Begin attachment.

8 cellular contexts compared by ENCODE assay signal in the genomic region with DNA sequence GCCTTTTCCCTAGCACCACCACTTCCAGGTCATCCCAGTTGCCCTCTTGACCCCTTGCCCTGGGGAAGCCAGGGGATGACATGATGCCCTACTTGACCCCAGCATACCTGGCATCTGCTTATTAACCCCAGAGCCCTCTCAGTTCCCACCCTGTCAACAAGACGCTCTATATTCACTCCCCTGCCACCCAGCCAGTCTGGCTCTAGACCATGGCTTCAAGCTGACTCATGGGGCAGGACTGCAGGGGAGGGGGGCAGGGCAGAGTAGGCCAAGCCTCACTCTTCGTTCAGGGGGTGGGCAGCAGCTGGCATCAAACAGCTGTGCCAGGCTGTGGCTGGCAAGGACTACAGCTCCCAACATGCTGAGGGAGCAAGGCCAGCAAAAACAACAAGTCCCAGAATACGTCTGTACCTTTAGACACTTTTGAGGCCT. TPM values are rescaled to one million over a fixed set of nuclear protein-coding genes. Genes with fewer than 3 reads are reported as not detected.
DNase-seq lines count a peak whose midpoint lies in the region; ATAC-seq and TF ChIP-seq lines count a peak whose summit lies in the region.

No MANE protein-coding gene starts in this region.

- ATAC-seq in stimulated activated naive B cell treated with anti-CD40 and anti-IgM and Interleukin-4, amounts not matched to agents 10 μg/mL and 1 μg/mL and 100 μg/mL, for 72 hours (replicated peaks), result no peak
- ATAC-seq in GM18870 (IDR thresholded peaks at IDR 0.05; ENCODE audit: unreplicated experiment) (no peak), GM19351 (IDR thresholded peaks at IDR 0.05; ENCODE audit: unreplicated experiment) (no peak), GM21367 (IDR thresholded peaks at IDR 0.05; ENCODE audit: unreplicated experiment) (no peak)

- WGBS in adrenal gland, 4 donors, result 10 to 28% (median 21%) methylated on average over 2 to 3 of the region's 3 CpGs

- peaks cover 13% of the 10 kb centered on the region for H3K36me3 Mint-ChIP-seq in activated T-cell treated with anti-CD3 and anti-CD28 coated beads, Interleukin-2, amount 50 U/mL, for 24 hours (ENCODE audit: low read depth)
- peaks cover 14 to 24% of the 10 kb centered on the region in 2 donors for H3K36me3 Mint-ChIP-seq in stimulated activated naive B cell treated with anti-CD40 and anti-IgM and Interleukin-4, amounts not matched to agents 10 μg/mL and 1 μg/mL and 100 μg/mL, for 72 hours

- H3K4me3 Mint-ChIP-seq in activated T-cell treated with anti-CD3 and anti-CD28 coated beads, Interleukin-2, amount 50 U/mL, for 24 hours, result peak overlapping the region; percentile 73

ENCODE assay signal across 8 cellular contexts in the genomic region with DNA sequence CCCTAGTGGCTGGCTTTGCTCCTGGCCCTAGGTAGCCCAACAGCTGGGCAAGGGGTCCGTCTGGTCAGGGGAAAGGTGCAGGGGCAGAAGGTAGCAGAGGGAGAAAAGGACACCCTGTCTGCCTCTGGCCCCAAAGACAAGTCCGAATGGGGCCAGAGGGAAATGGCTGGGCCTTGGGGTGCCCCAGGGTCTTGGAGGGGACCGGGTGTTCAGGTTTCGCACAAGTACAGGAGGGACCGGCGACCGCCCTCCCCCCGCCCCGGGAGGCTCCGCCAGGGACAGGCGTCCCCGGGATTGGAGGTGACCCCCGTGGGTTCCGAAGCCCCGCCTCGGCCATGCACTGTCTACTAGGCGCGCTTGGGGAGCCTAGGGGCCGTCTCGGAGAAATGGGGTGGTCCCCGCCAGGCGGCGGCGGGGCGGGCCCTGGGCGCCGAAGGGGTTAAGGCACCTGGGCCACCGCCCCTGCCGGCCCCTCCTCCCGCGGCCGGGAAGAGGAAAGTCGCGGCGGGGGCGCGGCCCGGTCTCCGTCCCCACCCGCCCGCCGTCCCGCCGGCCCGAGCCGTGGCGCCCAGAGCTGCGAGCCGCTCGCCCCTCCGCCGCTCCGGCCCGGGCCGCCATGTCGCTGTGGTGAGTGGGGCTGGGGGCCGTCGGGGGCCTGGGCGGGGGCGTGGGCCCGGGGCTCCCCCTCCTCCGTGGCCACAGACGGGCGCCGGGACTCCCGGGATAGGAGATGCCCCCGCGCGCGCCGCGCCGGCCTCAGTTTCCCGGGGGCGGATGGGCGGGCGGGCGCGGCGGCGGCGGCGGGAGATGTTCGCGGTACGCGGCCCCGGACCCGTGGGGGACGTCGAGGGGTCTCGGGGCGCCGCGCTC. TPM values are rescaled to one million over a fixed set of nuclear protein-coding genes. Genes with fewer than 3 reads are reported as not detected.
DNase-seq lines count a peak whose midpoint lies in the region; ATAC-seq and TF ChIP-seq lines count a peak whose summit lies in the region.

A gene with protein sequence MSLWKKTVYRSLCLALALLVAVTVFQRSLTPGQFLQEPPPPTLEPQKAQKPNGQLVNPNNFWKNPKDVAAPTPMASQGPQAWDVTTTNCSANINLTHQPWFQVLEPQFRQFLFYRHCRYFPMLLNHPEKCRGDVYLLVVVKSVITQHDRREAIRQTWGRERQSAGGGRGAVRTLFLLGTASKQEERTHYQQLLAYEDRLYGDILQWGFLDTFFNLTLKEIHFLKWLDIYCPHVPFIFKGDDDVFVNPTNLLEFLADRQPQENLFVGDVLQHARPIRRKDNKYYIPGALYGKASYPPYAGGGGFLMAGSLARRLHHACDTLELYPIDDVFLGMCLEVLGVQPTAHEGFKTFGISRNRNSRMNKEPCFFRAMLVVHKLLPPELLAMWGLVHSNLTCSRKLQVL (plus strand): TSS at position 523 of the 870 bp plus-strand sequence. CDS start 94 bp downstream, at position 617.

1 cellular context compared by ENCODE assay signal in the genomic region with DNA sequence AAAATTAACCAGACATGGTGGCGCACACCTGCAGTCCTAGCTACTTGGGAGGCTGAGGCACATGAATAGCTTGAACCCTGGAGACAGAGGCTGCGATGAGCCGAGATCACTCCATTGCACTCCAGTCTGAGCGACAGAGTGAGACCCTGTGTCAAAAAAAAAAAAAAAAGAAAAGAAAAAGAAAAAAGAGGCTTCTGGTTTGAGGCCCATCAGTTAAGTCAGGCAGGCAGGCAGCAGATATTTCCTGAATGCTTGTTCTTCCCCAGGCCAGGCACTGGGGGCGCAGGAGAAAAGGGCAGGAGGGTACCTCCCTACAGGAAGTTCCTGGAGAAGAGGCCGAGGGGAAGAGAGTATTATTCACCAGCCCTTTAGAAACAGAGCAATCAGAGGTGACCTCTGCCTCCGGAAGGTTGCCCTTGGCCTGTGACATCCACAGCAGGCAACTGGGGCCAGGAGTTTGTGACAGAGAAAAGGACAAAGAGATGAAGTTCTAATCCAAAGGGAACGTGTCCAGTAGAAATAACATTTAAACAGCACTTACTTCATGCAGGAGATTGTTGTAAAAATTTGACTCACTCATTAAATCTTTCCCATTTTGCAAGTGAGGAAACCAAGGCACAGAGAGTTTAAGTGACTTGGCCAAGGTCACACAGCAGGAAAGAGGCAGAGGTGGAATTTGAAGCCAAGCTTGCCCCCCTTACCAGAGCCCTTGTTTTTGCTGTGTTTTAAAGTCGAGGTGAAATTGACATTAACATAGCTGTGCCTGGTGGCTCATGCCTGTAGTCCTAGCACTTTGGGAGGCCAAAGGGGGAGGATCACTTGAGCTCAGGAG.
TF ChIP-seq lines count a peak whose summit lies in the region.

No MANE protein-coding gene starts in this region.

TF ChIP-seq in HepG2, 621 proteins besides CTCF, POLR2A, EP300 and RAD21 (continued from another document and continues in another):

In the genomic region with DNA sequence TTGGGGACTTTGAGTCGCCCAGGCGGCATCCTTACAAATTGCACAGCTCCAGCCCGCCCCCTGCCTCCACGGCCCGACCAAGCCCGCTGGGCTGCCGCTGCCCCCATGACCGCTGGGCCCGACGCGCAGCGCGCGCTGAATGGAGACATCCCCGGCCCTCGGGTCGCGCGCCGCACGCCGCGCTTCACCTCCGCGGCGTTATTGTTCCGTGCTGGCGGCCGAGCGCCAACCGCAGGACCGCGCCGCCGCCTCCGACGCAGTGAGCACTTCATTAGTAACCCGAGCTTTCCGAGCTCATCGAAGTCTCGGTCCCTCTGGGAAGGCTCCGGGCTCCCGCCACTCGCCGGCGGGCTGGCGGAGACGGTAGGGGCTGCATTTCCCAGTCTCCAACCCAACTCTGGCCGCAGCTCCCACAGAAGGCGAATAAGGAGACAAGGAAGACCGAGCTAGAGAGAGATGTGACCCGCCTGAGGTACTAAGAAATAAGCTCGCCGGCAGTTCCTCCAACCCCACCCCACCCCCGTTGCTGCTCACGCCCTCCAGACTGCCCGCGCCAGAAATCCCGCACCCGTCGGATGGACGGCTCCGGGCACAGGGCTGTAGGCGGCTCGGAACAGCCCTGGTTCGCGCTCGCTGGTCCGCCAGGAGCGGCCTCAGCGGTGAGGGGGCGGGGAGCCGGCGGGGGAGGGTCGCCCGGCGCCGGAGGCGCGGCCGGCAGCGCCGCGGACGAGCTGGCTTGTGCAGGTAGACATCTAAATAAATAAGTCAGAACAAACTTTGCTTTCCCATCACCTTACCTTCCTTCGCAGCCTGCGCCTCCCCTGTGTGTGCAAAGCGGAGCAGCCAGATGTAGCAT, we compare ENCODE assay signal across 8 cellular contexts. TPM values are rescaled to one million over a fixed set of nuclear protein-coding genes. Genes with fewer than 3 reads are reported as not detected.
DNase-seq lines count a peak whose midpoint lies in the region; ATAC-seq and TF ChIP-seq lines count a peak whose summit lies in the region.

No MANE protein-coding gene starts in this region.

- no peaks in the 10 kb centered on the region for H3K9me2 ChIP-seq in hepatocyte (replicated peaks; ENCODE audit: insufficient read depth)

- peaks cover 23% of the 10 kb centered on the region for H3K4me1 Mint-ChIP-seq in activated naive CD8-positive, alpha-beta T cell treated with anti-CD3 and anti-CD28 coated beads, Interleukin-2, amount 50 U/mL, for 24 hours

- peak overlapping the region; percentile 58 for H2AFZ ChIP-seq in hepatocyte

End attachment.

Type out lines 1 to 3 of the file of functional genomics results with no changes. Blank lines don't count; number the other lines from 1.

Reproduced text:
8 cellular contexts compared by ENCODE assay signal in the genomic region with DNA sequence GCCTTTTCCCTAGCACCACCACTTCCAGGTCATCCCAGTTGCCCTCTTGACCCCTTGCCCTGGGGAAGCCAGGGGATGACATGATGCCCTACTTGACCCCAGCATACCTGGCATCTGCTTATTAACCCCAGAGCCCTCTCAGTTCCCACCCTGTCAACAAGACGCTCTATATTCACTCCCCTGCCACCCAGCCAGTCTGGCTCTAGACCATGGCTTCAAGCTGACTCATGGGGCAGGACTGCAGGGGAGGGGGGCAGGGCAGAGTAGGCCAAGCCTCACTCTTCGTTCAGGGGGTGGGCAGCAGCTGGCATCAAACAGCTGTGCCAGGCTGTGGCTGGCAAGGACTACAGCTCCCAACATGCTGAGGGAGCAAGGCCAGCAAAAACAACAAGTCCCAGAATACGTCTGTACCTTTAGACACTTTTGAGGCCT. TPM values are rescaled to one million over a fixed set of nuclear protein-coding genes. Genes with fewer than 3 reads are reported as not detected.
DNase-seq lines count a peak whose midpoint lies in the region; ATAC-seq and TF ChIP-seq lines count a peak whose summit lies in the region.

No MANE protein-coding gene starts in this region.